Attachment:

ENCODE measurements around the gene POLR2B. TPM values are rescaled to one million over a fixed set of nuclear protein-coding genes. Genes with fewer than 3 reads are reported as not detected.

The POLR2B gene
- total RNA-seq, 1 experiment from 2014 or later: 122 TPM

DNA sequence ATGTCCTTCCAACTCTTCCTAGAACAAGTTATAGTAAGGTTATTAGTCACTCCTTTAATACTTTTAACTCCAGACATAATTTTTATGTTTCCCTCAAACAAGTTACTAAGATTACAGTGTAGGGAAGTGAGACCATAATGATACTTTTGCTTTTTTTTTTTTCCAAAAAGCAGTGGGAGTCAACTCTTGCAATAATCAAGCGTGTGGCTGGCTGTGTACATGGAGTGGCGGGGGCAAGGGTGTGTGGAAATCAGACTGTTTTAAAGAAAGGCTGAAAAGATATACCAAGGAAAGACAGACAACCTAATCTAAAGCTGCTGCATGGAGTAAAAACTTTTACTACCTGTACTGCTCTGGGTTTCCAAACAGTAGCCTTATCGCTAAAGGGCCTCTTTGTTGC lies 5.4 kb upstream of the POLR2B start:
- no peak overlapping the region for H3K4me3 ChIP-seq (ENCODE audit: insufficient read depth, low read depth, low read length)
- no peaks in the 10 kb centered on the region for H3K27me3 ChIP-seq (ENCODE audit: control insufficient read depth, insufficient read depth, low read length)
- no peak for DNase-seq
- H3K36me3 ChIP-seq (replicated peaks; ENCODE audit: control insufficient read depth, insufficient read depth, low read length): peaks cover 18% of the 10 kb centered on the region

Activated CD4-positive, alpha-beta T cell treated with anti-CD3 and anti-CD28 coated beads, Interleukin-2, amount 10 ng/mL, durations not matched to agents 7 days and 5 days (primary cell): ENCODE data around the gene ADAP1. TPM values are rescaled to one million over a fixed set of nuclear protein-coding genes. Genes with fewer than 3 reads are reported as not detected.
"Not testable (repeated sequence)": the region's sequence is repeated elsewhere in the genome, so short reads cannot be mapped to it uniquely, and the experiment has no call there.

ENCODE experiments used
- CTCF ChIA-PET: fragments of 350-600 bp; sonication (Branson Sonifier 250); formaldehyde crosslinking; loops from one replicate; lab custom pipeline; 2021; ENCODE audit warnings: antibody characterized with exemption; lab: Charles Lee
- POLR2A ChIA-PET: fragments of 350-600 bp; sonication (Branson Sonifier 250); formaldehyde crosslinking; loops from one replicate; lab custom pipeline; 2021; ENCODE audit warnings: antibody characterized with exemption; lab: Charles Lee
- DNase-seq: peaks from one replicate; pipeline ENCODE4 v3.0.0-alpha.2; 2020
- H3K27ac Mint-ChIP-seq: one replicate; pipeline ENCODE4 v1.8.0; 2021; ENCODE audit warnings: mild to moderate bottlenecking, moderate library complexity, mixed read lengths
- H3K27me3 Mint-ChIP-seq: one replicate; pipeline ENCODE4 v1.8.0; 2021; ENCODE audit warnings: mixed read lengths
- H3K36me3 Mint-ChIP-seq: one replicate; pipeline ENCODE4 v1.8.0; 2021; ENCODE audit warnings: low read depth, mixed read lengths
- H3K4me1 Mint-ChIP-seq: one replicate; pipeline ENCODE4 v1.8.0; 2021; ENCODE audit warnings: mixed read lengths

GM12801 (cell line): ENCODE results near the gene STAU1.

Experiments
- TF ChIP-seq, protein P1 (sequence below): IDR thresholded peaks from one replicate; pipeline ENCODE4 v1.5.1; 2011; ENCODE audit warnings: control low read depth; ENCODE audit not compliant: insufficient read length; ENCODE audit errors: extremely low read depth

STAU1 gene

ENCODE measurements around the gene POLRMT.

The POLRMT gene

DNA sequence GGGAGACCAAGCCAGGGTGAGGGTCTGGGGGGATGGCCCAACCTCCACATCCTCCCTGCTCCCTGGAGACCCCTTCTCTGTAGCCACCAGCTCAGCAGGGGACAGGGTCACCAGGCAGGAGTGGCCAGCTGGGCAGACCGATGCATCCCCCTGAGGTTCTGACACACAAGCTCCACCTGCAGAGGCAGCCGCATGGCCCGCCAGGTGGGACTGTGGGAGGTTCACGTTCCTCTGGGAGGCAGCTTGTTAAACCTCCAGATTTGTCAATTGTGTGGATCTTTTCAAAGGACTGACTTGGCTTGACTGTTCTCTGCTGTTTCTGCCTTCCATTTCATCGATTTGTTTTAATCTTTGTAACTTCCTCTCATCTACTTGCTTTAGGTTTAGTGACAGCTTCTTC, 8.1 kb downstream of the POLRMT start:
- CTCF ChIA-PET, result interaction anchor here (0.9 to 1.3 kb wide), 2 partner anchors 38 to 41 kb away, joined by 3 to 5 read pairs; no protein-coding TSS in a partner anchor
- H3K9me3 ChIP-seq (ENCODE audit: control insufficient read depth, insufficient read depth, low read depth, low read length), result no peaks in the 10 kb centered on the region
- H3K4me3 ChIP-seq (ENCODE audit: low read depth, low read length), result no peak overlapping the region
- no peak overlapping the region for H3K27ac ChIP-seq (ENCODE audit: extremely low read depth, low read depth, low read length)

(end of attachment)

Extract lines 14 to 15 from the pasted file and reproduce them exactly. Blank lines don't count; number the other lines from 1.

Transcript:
- DNase-seq: peaks from one replicate; pipeline ENCODE4 v3.0.0-alpha.2; 2020
- H3K27ac Mint-ChIP-seq: one replicate; pipeline ENCODE4 v1.8.0; 2021; ENCODE audit warnings: mild to moderate bottlenecking, moderate library complexity, mixed read lengths